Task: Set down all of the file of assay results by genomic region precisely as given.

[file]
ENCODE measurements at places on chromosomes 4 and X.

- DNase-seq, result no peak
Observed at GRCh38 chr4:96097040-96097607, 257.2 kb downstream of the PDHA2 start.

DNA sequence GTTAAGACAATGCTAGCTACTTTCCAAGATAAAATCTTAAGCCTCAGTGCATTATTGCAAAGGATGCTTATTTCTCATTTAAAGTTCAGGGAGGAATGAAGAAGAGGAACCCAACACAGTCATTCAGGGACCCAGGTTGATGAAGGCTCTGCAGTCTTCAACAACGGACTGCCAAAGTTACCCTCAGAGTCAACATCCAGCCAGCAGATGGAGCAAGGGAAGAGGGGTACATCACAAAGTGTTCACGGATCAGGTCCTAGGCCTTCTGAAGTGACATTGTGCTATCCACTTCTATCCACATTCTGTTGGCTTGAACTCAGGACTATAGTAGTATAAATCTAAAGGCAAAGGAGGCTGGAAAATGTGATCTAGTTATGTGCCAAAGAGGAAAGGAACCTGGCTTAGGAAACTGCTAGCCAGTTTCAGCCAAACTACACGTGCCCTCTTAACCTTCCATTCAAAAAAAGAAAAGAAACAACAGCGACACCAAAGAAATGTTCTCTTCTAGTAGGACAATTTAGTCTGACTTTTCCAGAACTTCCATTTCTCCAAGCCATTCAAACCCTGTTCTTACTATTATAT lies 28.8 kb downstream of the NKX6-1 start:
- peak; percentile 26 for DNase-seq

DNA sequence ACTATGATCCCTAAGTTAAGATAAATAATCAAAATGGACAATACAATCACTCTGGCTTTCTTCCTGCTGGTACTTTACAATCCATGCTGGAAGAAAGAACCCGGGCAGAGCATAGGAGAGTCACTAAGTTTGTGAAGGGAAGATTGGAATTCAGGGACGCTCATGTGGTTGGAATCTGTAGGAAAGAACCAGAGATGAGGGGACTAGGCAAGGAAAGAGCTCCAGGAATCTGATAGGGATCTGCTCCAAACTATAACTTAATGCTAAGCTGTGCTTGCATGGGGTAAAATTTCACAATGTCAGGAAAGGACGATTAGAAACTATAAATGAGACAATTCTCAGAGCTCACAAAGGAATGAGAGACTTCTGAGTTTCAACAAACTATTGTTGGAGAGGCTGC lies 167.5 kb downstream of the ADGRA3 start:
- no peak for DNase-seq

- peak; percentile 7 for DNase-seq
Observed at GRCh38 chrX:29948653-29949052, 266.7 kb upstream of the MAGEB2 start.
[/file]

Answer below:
ENCODE measurements at places on chromosomes 4 and X.

- DNase-seq, result no peak
Observed at GRCh38 chr4:96097040-96097607, 257.2 kb downstream of the PDHA2 start.

DNA sequence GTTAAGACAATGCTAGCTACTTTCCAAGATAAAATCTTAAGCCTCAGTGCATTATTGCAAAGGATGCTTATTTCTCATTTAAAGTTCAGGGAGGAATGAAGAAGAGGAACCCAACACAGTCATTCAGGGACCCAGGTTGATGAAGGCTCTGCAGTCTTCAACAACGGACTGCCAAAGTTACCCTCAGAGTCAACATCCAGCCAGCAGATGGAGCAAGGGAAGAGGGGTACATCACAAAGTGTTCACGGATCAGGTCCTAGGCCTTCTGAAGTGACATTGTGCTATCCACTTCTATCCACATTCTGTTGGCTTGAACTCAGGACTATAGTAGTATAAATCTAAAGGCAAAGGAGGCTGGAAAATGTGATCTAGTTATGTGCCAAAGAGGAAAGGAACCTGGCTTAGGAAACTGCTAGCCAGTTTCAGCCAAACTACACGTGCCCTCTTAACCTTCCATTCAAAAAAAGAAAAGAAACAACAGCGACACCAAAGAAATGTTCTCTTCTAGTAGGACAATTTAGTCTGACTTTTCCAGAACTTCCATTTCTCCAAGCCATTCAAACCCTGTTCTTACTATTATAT lies 28.8 kb downstream of the NKX6-1 start:
- peak; percentile 26 for DNase-seq

DNA sequence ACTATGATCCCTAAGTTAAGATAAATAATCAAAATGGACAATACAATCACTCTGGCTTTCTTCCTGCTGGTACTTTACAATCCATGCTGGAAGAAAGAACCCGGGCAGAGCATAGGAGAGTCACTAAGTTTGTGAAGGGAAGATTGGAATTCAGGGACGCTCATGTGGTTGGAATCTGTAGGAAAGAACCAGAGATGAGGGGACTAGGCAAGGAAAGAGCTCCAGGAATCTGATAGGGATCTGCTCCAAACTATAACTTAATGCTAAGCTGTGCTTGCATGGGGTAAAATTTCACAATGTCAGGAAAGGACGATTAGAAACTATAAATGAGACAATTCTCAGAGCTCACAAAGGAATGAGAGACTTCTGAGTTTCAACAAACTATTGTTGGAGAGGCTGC lies 167.5 kb downstream of the ADGRA3 start:
- no peak for DNase-seq

- peak; percentile 7 for DNase-seq
Observed at GRCh38 chrX:29948653-29949052, 266.7 kb upstream of the MAGEB2 start.